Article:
@article{endo_tuberculosis_1982,
	title = {Tuberculosis and its control programme in developing countries and the role expected to be played by {Japan}. {In} the intensification of tuberculosis programme in these countries},
	volume = {57},
	issn = {0022-9776},
	url = {http://ovidsp.ovid.com/ovidweb.cgi?T=JS&PAGE=reference&D=emed3&NEWS=N&AN=13249640},
	abstract = {Approximately 3 billion people live in developing countries and 4 to 5 million new smear positive tuberculosis cases come out every year. More than 3 million patients die from tuberculosis yearly. The annual risk of tuberculosis infection, a new reliable index to measure the magnitude of the tubercolosis problem, is on the level of 0.1 to 0.3\% in technically developed countries, and it has been decreasing at the annual rate of 10 to 15\%, while the rate is 2 to 5\% in the majority of developing countries, and there has been no or only a slight decline. Thus, tuberculosis is still a serious problem in the developing world. The objective of the national tuberculosis control programme is to reduce the tuberculosis problem in the community as fast as possible with a minimum budget. WHO set the following guidelines for a tuberculosis programme. The tuberculosis programme should be nationwide and cover rural areas where the majority of the population are living. The programme should be permanent and be continued for several decades. It should be integrated into the primary health care system. Technical supervision for primary health care workers is essential. Methods used in the programme should be simple, easily feasible, effective, not costly and must be acceptable. Priority of the programme should be given to smear positive pulmonary tuberculosis. WHO recommends BCG vaccination, case-finding by sputum microscopy for symptomatics and domiciliary treatment for detected smear positive cases with standardized regimen of chemotherapy. In the Western Pacific Region of WHO, a systemic BCG vaccination programme is being carried out in 17 countries (84\%), and the coverage is as high as 80\% in the majority of countries, and it reaches the level of 95\% in newborn babies in Singapore and Hong Kong. Factors contributed to the high coverage of BCG vaccination are the production of heat-stable freeze-dried vaccine, extensive use of direct vaccination, simultaneous vaccination with other vaccination such as small pox or DPT, and the integration of BCG vaccination into the expanded programme of immunization. Technical supervision of BCG vaccination is to be intensified, and studies on the effectiveness of BCG vaccination in children should be encouraged. Treatment and case-holding are one of the major problems in the region, as the default rate is generally high. Experiences in the Philippines clearly indicate the superiority of the integrated programme to the specified programme in obtaining a high completion rate of treatment. Tuberculosis has been decreasing in Korea, a part of China, Hong Kong, Malaysia, Singapore and Vietnam, but the decline is slower than in the developed countries. No decline was found in the Philippines, East Malaysia, Papua New Guinea and a part of the South Pacific Islands. Slow or no decline of tuberculosis in the above countries can be explained first by weak health infrastructure and second by the poor programme management. The number of tuberculosis experts is very low in technically advanced countries, but fortunately, there are still a good number of tuberculosis experts in Japan as tuberculosis has been a major problem until recently. Such an expert should be utilized for technical cooperation to developing countries. The Japan International Cooperation Agency (JICA) has been sponsoring the International Tuberculosis Course held in the Research Institute of Tuberculosis, JATA, in the English language. Since 1967 when WHO came to cosponsor the course, 250 doctors from 34 countries have been trained in the course, and working as a top leader of tuberculosis programme in the respective countries. JICA has also a bilateral cooperation project in tuberculosis control with Afghanistan, Nepal and Tanzania. The Department of Tuberculosis, National Institute of Health, has been serving as the WHO reference laboratory for the identification of mycobacteria. The Research Institute of Tuberculosis, JATA, has been making cooperative research with Korean Institute of Tuberculosis to improve the case-finding and case- olding activities under the sponsorship of WHO. The institute will be designated as a WHO collaborating centre in the near future and to serve as a coordinating centre for operational and health service research on tuberculosis in the region. Dr. T. Hashimoto has been contributing a lot to improve the production of BCG vaccine in the world. Technical cooperation is needed to reduce the tuberculosis problem in developing countries, and it is expected that Japanese experts contribute to the improvement of the tuberculosis programme in developing countries.},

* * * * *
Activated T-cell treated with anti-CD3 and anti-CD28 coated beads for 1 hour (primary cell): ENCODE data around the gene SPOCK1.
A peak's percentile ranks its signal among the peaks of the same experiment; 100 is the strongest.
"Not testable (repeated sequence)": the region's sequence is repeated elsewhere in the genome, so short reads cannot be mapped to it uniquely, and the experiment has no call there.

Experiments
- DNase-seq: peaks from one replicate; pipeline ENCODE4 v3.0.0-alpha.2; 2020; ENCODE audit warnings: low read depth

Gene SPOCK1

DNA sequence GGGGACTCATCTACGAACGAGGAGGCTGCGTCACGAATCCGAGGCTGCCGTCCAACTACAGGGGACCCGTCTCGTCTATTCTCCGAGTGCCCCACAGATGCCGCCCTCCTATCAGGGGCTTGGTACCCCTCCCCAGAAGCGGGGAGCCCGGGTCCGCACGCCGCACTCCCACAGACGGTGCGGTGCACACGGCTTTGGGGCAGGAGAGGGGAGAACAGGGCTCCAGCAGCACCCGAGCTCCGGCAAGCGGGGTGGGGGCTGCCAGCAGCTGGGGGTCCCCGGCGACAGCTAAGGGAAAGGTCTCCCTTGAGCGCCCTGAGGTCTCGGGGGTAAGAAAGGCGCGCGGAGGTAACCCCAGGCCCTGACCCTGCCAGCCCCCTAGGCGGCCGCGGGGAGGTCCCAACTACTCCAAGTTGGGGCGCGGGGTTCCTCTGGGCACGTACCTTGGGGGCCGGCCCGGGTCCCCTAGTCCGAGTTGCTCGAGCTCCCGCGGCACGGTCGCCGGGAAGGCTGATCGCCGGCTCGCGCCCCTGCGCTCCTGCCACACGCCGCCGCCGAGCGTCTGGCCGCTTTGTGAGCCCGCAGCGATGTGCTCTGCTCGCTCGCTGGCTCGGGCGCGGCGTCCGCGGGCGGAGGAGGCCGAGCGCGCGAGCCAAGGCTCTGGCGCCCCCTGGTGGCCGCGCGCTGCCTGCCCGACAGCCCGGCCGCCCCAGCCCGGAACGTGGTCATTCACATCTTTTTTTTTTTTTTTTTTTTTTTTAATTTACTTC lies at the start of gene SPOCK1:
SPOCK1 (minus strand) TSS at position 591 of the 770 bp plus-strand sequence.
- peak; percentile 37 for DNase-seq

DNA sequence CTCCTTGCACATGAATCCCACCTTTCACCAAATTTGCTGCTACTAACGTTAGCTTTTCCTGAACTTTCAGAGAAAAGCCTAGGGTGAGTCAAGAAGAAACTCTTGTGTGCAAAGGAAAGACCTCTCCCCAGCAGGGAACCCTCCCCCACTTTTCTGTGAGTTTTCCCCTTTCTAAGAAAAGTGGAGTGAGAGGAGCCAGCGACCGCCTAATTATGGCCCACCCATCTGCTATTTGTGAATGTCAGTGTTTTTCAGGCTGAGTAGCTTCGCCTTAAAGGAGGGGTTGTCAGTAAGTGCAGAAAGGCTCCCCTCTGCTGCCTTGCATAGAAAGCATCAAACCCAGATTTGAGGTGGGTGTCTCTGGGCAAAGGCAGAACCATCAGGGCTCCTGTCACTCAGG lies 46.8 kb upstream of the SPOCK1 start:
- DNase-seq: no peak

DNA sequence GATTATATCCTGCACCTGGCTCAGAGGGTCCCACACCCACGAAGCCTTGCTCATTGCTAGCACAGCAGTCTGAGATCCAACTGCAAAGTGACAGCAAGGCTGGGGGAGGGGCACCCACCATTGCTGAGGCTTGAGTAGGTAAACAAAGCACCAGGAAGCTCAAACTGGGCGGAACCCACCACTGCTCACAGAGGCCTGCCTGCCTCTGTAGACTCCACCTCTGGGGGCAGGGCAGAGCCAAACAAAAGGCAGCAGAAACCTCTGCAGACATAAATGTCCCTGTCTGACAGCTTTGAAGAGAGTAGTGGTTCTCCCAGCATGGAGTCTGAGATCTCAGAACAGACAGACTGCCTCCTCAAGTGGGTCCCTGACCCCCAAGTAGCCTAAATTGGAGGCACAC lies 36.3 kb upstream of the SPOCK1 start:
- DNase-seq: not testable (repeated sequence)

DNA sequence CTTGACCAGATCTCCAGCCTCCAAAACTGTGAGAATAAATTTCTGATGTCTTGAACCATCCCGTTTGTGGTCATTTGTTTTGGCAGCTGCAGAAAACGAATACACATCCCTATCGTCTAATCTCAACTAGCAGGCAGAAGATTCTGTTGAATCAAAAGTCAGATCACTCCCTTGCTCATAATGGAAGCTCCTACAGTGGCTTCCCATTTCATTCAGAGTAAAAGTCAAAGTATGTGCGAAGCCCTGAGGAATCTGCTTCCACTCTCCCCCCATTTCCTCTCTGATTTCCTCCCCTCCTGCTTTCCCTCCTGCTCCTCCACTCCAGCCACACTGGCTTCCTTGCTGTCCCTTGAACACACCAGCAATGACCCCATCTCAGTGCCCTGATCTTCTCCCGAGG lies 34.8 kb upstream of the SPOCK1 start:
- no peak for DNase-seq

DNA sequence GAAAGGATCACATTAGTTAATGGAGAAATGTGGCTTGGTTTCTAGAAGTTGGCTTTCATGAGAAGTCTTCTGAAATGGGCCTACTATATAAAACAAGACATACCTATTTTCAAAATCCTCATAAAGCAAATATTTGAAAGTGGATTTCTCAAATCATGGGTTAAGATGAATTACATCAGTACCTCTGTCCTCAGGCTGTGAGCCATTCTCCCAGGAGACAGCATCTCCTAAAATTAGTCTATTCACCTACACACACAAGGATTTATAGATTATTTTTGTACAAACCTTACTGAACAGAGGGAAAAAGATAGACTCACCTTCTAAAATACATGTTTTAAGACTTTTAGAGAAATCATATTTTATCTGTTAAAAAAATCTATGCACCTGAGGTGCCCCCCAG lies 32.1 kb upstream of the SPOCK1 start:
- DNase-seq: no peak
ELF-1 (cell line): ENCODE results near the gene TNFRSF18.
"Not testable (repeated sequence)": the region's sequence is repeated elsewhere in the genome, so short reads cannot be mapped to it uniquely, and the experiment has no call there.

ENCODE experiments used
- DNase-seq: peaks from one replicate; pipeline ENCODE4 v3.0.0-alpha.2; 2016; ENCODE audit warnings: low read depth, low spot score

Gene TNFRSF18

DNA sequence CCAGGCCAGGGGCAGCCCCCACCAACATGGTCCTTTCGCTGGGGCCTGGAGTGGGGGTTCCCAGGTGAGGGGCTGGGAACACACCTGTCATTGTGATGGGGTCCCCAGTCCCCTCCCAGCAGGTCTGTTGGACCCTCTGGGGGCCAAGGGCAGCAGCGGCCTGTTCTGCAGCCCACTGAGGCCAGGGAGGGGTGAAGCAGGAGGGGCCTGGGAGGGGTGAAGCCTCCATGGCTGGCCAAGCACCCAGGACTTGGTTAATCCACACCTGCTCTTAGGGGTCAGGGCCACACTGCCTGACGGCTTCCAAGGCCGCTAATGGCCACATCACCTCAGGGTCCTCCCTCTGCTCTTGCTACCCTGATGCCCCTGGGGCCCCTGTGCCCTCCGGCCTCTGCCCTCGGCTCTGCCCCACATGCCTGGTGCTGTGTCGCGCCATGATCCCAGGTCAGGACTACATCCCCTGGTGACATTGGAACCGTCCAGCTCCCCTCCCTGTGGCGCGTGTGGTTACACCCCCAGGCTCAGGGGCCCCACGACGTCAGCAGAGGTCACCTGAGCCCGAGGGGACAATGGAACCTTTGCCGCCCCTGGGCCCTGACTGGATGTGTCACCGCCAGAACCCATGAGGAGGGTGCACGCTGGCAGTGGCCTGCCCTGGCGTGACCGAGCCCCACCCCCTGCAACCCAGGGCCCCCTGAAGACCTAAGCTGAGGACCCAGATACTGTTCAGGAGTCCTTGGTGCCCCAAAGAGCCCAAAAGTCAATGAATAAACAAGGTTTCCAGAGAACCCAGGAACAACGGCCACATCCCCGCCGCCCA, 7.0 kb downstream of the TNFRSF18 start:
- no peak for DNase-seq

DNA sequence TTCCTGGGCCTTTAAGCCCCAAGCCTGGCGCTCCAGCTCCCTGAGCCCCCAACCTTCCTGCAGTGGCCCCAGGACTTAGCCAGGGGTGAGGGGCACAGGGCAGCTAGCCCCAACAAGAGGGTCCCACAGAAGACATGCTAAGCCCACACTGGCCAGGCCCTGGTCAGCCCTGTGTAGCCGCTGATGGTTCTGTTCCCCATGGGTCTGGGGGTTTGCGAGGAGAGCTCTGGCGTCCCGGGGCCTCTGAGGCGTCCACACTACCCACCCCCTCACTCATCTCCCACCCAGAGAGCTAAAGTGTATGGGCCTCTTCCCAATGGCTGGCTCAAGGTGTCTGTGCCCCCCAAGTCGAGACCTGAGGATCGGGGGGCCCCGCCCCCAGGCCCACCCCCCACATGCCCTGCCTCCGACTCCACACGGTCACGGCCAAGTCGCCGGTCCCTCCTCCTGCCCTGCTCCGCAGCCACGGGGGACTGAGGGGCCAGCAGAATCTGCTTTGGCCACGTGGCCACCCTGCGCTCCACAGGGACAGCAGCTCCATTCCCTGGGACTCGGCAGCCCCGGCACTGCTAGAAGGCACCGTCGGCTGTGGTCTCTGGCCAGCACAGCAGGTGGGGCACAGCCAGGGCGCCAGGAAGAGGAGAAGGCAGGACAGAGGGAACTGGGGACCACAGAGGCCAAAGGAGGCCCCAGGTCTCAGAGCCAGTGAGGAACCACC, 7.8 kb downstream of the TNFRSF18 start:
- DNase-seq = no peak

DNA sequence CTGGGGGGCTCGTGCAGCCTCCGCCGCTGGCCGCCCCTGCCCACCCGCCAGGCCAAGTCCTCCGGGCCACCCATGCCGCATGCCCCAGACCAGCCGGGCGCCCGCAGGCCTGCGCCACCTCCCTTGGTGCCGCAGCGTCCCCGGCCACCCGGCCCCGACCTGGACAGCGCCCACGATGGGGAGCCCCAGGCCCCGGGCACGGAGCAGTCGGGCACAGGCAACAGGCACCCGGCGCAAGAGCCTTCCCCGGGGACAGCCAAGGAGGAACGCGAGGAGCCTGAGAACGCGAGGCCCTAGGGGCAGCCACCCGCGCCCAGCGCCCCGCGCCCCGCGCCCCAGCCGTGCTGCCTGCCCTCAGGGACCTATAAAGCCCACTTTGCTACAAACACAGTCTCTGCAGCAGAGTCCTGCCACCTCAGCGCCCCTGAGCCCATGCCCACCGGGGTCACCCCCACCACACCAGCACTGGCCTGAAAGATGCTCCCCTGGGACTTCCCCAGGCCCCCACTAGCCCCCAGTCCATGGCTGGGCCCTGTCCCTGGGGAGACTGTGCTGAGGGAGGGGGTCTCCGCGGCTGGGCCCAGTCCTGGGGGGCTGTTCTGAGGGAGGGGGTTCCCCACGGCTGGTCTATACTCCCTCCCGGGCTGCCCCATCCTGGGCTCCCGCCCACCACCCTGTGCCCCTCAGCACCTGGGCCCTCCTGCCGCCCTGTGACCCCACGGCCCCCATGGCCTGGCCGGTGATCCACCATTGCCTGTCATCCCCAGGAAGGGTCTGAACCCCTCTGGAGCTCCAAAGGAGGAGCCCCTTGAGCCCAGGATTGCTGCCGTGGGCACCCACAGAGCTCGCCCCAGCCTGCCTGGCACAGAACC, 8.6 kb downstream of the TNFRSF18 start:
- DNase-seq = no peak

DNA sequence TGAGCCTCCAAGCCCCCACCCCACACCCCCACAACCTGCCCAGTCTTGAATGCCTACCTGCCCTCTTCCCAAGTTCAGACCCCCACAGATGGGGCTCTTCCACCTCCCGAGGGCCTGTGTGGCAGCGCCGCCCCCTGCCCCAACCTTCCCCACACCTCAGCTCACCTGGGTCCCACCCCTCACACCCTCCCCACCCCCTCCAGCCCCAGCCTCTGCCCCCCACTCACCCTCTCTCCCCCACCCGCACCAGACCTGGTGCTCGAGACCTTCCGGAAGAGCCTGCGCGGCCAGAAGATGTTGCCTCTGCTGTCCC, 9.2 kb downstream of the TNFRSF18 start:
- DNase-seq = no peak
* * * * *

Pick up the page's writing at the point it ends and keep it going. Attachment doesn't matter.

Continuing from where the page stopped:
language = {Japanese},
	number = {8},
	journal = {Kekkaku},
	author = {Endo, S.},
	year = {1982},
	keywords = {*BCG vaccine, *developing country, *drug therapy, *lung tuberculosis, *tuberculosis, epidemiology, geographic distribution, human, lymphatic system, nervous system, prevention, respiratory system, short survey, therapy},
	pages = {447--451}
}